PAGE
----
Habits are life's little shortcuts. They exist so that we don't have to think too hard about how to respond to the same old stimuli. Our mind makes connections between things and expects that these will continue to work for us. We call this leaning; and when the response become so ingrained that it happens without having to think about it, we call it a habit. Those that do not serve us well get labelled as bad habits. There are mind traps too, that we are born with or develop through conditioned behaviour. In this post I want to explore one of these, as well as habits in general, and the magic 50 hour rule.
Have you heard about anchoring? This is perhaps the most common of the many insidious mind traps that get to work on us when we make decisions. Our subconscious mind latches onto data that accompanies any moment in time. It might be relevant and therefore useful in decision-making, or irrelevant. And it gets tangled into our thinking process. Let me give you an example; one that deal with judicial sentencing or penalty.
We trust that legal professionals will reflect cause and effect in their judgements, relying on rational thought and precedent: the facts of the crime should result in a predictable penalty. However, in an experiment, a bunch of legal professionals were asked to think about sentencing parameters as they rolled dice and something concerning showed up.
Now, these are two unrelated tasks and should not interact, even though they occur within the same contextual moment. However, those who threw a high number went on later to choose a penalty at the highest end of possible options, despite the facts of the case. In contrast, those who threw a low number set a lower sentence. There is no sensible or rational explanation for this except that the mind was tricked into an anchoring bias which played out in the sentencing decision. Let's hope not too many judges go out and buy expensive cars before they mull over their next sentencing decisions!
Of course, there can be benefit in gathering many, seemingly irrelevant cues. These form the wallpaper for every state of mind and body, important in recreating memory. Intriguingly, they can even change us physically, winding back the clock to the way we were in that past moment. This might sound impossible, however Ellen Langer, a social psychologist at Harvard University, has built a professional career around discoveries in this area.
In her book, Counterclockwise: A Proven Way to Think Yourself Younger and Healthier, Langer documents how she placed an elderly group of individuals in a house-based environment that replicated one existing in their youth, back in the 1950s. Quickly, the frailty in these people fell away; confidence returned. The process of immersion used architecture, layout, fittings, and music from that earlier period, like a time-warp, and pulled them back into a time past when health and stamina were better. At the end of the week participants had laid aside walking aids, no longer stumbled, and showed a younger state of mind; in fact, many were even playing touch football in the yard.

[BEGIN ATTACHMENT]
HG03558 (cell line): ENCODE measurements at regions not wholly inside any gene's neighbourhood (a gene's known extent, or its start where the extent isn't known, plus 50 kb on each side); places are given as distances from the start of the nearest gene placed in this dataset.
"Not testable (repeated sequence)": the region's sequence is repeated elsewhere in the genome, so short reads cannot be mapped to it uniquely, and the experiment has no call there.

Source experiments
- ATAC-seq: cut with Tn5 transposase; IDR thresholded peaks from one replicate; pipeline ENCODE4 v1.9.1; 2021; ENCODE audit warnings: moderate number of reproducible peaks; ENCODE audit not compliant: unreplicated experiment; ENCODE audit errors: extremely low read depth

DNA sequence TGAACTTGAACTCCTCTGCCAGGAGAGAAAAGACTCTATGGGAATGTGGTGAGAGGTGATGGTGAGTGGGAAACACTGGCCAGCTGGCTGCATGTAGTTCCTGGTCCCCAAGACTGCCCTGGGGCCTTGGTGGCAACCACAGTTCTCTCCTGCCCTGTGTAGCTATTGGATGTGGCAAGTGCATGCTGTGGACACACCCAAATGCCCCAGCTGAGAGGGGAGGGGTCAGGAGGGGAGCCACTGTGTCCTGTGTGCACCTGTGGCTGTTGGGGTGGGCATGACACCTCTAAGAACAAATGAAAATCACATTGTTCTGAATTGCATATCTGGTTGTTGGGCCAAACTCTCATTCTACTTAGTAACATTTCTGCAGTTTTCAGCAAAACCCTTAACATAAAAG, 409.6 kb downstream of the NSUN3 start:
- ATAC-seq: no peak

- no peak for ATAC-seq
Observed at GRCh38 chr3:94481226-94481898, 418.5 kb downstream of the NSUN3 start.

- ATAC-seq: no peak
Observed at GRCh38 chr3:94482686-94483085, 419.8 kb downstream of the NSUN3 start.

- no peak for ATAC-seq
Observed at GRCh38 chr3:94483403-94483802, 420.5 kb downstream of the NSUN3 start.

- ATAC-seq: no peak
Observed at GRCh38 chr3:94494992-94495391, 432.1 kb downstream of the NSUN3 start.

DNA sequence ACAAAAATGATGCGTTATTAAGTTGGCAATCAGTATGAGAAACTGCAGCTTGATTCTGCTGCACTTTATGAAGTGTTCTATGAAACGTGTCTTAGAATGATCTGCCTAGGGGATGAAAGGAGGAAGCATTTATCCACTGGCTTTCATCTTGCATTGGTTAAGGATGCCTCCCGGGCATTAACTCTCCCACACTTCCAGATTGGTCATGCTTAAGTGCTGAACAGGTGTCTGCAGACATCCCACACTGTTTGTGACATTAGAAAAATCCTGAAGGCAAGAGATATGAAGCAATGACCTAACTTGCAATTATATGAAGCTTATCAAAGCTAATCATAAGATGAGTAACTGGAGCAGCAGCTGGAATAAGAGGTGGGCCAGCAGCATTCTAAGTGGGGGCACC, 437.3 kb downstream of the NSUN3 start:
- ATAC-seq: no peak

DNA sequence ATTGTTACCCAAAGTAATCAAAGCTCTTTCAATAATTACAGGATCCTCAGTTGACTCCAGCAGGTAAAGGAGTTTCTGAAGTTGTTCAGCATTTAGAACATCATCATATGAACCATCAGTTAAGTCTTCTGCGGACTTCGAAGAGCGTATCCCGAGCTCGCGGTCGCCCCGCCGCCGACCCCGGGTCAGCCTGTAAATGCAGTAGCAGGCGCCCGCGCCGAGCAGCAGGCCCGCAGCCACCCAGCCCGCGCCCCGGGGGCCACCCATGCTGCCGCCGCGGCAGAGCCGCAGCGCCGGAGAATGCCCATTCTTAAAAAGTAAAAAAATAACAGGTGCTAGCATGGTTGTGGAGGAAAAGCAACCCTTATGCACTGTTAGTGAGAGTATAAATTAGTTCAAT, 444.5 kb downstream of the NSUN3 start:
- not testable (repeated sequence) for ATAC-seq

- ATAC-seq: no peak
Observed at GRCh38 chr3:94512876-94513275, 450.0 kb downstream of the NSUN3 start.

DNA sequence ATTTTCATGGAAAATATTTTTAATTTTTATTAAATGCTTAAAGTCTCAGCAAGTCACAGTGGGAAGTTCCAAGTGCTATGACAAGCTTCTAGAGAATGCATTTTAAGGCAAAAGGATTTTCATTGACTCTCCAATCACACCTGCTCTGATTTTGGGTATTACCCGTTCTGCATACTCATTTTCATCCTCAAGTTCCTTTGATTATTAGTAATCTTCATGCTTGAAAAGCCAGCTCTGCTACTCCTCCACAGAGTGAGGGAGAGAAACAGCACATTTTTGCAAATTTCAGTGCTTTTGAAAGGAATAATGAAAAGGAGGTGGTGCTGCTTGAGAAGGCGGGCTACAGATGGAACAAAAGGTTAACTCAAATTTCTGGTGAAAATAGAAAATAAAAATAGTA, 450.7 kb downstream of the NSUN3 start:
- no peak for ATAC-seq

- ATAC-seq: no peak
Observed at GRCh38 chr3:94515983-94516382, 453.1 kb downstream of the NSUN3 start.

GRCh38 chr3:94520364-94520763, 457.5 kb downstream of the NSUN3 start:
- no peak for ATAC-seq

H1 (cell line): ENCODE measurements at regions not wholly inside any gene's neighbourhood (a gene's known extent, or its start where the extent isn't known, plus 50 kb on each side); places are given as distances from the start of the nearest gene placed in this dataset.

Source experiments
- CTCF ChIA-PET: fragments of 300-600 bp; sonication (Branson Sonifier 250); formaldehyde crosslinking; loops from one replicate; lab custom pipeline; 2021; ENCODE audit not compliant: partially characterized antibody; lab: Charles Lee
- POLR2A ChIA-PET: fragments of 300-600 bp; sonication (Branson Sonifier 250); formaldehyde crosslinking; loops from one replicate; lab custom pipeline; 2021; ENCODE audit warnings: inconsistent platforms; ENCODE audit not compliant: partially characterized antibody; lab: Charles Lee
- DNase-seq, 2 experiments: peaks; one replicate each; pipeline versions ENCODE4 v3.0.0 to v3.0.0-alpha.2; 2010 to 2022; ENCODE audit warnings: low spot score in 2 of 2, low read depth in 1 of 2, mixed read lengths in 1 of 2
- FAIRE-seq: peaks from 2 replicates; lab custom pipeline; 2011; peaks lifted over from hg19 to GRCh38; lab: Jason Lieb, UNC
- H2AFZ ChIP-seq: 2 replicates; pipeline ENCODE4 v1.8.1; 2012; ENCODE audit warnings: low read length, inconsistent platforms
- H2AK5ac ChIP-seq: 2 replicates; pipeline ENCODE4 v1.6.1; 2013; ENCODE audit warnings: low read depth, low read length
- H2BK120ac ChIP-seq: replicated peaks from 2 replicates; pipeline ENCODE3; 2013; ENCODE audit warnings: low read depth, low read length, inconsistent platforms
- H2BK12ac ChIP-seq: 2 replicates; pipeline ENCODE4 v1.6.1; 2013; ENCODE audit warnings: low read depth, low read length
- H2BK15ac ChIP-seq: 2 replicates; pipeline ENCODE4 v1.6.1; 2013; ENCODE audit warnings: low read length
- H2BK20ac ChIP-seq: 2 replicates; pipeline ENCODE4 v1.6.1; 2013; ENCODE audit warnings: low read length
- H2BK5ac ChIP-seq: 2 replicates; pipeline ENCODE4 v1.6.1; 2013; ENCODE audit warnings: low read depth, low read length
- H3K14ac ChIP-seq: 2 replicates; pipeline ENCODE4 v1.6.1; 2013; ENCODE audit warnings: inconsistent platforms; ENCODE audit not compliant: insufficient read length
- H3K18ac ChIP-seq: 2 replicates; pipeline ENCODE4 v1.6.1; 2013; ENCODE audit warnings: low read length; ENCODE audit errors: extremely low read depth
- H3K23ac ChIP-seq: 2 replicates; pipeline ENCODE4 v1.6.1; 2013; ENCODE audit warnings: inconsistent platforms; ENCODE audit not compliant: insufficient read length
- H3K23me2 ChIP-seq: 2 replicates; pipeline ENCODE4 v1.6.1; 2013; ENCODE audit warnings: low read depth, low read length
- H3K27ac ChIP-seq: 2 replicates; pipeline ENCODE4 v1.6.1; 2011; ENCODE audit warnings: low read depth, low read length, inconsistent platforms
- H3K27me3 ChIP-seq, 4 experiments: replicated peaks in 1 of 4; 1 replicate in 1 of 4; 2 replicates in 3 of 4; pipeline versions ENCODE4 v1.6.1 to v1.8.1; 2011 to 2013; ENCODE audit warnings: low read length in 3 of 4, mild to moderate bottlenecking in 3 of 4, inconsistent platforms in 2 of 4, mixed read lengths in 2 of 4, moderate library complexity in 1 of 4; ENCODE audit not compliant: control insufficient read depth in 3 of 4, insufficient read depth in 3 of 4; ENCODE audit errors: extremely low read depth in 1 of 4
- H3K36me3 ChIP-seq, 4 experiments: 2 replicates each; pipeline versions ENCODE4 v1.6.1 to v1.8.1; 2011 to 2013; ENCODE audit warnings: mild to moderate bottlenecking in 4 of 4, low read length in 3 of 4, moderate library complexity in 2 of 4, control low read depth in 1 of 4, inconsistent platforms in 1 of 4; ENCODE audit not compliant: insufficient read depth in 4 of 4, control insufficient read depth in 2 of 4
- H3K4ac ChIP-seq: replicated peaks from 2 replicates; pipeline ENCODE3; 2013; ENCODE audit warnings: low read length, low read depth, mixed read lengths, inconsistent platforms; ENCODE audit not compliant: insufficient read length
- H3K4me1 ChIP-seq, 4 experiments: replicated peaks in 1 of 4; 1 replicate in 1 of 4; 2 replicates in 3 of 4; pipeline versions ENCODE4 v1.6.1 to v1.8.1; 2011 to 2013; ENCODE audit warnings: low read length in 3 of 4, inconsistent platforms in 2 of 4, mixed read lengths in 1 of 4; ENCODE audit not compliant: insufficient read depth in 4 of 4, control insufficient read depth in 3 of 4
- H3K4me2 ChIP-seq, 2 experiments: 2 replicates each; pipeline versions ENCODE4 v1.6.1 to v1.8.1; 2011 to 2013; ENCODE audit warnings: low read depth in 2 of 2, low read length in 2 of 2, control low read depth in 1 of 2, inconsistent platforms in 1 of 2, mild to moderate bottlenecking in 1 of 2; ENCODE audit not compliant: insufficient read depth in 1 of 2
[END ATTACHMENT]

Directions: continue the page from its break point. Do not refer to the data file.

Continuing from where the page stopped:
For another astounding study that serves to illustrate that the information the mind pays attention to, even subconsciously, physically affects us, see here. This one shows how hotel cleaners who expected their work tasks to improve their physical health actually found this to be the case; even showing up improvements measured through blood tests.
As for habits, the brain grows around the link-up of information and the usual response we provide, kind of hard-wiring it into place. Undoing such conditioning, if that is what we want to do, appears best achieved by removing access to the cues or environment in which they occur (see the full paper here). Although the strategy can mean removing our self from certain environments we are used to frequenting; because the cue is embedded here, like the smell or sounds where we gamble, smoke, or compulsively behave in other ways. The alternative is to battle brain structure and chemistry with the kind of mental discipline few seem to have, coupled with constant vigilance. But there is good news.
The brain is plastic and will remould to support us, whether we are breaking or making a new positive habit. But it takes time. How much? Well, research shows that this amounts to 50 hours of use in this new link-forming state. And while this time can be achieved all in one block, more often we come at the task in chunks of time, for example an hour a day, or even in 30 minute sessions. This 50 hour rule maps out how much time it takes to fix brain changes in place. Perhaps it even explains why we take about a week (50 hours of wakeful time) to wind down after going on holidays.
Till next time – B.W. Cribb